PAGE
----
Obnoxio The Clown said...

Well, I tried to have a polite conversation.

Now I'm going to get some popcorn while this descends into violence and mayhem. :o)

RayD said...

Of course there's a sound Libertarian argument against drug prohibition, but it isn't necessary.

One of the eye-opening things about drugs is that in reality they are mostly worthless. Amphetamines cost more to package and ship than they do to make, just like aspirins, and you can grow your own weed in the back garden.

Offset this against the crime committed to obtain the cash to buy at street prices and I'm all for giving the fucking stuff away if it means my house or car doesn't get busted into while I'm trying to earn a crust, and that's before you get on to the cost of putting the idiots up in prison.

Jim said...

I've never touched a legal drug let alone an illegal one. I don't see why I should pay taxes to pay for the police & NHS to pick up the pieces when those that do take drugs crash & burn. Legalise the lot, make it easily available, tax it, and use the revenue to pay for any policing & health issues.

I don't care what you smoke, stick up your nose, or inject. Just don't expect me to pay taxes to pick up the tab for the costs to society.

Anonymous said...

This is always worth a read while discussing how addictive drugs are: here


Damo Mackerel said...

Here are two points I would like to make about legalising drugs

1. What will the drug dealers do if we take away their trade? Will they do some sort of a skills course or get a proper job? Or perhaps they may target the vulnerable, like children and the mentally retarded.

2. If consumption of drugs was allowed, surely the government and private employers would feel the need to bring in compulsory employee drug testing for public safety reasons, at least for those that work directly with the public? This would curtail our freedoms and not actually increase them.

I remember reading an article in the past about why drugs shouldn't be legalised. I will try and fish it out and put it up here later.

Anonymous said...

Damo. Stupid points I'm afraid.

1) My 'drug dealer' has a full time job. He merely sells on some puff to fund his own smoking habit. Were puff cheaper and readily available then he would not need to. I appreciate this does not relate to all dealers. So others may decide to move onto other crime, pimping, whatever. So? Deal with them when they break the law. If they target kids then lock em up.

2) I've never been tested for Alcohol. Why would my employer want to do that unless there was some indication/evidence that I was shitfaced while at work? Why should the same not be the case for other drugs?

I wouldn't bother posting the article, it will be full of shit, the same as all articles with that outlook.

Get a clue. Criminalising people for putting certain chemicals into their own bodies of WRONG. It has no basis in any kind or moral or ethical framework. It's _stupid_ and wrong.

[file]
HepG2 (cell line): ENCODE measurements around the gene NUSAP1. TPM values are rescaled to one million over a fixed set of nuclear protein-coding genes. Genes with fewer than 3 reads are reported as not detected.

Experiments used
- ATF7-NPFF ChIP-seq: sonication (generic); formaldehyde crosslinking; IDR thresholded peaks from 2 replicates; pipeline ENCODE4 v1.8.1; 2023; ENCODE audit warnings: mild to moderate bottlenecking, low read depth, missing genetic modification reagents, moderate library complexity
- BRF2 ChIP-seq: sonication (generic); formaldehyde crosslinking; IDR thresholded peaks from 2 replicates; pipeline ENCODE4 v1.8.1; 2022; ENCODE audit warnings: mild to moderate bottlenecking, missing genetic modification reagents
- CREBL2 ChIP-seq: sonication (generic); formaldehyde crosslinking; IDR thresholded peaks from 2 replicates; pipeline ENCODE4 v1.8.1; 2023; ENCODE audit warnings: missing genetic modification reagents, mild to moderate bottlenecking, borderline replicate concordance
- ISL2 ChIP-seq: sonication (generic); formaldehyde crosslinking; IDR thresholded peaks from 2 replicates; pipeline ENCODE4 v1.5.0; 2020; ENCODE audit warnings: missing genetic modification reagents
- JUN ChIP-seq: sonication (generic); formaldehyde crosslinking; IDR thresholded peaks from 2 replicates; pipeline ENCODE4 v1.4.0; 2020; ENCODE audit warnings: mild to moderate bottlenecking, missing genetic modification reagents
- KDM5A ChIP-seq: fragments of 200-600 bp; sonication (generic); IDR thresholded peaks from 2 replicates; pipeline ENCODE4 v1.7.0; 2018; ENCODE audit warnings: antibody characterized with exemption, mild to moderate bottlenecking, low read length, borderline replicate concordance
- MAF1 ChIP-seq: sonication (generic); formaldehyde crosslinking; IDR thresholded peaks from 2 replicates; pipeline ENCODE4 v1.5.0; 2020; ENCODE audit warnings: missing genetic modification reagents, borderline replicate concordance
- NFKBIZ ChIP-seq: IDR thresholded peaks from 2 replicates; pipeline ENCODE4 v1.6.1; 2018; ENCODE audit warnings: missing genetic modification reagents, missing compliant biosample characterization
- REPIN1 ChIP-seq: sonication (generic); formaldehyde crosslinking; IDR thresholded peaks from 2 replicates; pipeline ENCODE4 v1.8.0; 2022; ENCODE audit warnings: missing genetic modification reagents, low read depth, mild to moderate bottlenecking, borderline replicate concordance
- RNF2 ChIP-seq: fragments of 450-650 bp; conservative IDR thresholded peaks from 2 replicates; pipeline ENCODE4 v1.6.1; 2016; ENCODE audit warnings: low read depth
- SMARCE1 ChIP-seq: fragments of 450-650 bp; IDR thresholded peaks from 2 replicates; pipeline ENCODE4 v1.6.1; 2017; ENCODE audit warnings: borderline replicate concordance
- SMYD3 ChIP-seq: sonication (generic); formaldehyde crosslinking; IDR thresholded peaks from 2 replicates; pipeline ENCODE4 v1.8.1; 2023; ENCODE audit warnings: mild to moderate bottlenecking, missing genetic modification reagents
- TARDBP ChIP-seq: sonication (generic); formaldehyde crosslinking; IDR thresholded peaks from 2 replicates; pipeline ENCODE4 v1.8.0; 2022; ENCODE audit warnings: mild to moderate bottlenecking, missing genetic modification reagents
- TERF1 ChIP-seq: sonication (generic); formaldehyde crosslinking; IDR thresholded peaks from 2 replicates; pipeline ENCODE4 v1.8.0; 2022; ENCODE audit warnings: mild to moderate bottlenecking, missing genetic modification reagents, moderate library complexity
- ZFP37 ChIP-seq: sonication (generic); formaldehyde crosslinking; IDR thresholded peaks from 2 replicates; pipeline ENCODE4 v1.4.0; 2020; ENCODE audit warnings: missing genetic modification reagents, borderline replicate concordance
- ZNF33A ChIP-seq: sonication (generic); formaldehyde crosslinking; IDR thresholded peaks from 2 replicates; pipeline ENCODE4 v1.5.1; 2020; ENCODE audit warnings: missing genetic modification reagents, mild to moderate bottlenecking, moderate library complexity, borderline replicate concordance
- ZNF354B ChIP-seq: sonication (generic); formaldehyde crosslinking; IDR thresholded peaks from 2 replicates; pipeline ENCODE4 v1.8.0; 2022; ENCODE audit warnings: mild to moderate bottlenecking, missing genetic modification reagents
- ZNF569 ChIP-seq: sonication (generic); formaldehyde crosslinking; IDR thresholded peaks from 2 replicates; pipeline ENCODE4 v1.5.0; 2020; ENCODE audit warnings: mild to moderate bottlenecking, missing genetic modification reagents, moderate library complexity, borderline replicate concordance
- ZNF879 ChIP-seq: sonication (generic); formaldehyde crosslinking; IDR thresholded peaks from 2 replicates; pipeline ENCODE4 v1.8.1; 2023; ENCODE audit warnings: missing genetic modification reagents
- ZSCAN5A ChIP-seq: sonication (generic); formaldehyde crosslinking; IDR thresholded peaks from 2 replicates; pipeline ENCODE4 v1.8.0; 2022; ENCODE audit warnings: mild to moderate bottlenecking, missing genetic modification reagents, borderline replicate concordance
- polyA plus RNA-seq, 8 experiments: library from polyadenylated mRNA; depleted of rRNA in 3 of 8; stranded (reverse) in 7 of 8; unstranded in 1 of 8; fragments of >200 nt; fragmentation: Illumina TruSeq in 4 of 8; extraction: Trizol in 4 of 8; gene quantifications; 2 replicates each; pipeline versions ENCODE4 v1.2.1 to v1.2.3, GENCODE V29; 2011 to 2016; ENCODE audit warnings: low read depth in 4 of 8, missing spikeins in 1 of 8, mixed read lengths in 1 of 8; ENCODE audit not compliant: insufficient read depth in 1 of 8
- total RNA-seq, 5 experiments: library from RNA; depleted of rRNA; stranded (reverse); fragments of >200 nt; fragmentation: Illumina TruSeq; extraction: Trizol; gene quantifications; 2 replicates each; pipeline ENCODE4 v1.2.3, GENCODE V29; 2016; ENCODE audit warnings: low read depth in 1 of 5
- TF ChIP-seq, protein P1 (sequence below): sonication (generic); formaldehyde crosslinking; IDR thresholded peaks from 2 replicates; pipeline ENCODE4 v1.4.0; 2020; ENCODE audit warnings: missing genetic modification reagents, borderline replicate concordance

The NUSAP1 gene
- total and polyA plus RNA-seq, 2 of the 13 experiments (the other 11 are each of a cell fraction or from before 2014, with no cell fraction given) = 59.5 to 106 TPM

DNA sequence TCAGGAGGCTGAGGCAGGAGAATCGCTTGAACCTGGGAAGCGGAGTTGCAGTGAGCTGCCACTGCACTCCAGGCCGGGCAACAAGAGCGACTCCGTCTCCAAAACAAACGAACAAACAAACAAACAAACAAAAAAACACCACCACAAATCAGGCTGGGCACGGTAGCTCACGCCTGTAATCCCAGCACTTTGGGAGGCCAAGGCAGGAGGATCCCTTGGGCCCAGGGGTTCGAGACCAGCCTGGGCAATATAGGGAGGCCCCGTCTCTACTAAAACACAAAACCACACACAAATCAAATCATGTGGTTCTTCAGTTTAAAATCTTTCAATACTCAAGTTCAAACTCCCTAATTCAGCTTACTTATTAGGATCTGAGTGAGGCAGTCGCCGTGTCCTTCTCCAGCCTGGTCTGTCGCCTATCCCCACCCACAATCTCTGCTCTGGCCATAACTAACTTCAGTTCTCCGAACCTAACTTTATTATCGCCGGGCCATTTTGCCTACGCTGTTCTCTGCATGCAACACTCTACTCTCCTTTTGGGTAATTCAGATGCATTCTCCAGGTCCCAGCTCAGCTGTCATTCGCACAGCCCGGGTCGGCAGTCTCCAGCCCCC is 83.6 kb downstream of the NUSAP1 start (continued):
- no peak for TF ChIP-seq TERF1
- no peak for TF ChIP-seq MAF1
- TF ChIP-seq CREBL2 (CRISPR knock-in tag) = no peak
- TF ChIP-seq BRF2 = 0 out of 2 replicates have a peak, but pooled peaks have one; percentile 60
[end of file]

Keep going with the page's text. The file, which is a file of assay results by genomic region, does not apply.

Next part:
Damo Mackerel said...

Anonymous 13:49. Yes, that's the same author I read ages back about why drugs shouldn't be legalised.

He makes some good points:

Damo Mackerel said...

Z, I never taken drugs myself and plenty of my mates do and have being doing so for years while holding down jobs and raising families.

One of my friends was caught about three days after smoking his last joint. He was stopped by the Garda, they searched him and found some hash, then tested him back in the barracks and he was over the limit.

He was put off the road, fined and how has a criminal record. Sheer stupidty on behalf of the government.

Why do you think the same 'tests' will not be brought in by the British Government if they are not in existance already? The government having more control and all that would suit them down to the ground. I am actually surprised that the government haven't cottoned on to this yet.

I agree with your arguement about the cost of drugs.

Also if cannabis was legalised maybe harder drugs such as cocaine and heroin would fall out of favour, as it's easier to tranport and smuggle harder drugs than cannabis?

Just some thoughts

Anonymous said...

We're not arguing about what kind of stupidity governments might get up to. Nothing could be more stupid than the current prohibition.

Cannabis stays tracable in your system for days, but it obviously does not affect your ability to do things for that period of time. In fact I think it wears off faster than booze.

Once the govt/police had tried to remove a few people's licenses, someone sooner or later would take them to the european court of human rights and get that overturned, then they would have to come up with another test, one that actually worked out if your ability to drive was impaired or not.

Your mate should appeal. They garda should have to prove he was impaired in some way. Traces of cannabis in someones system proves _NOTHING_ about their ability to drive.


JuliaM said...

"I've never been tested for Alcohol. Why would my employer want to do that unless there was some indication/evidence that I was shitfaced while at work? Why should the same not be the case for other drugs?"


Because they can. That's why. Hell, they are already doing it....

"Sacking employees who test positive for illicit drugs allows employers to avoid making redundancy payouts. Cannabis, which can remain detectable for several weeks after use, is the substance causing the biggest problems for employees."

Stan J said...

I'd just like to say that the other Stan doesn't speak for me.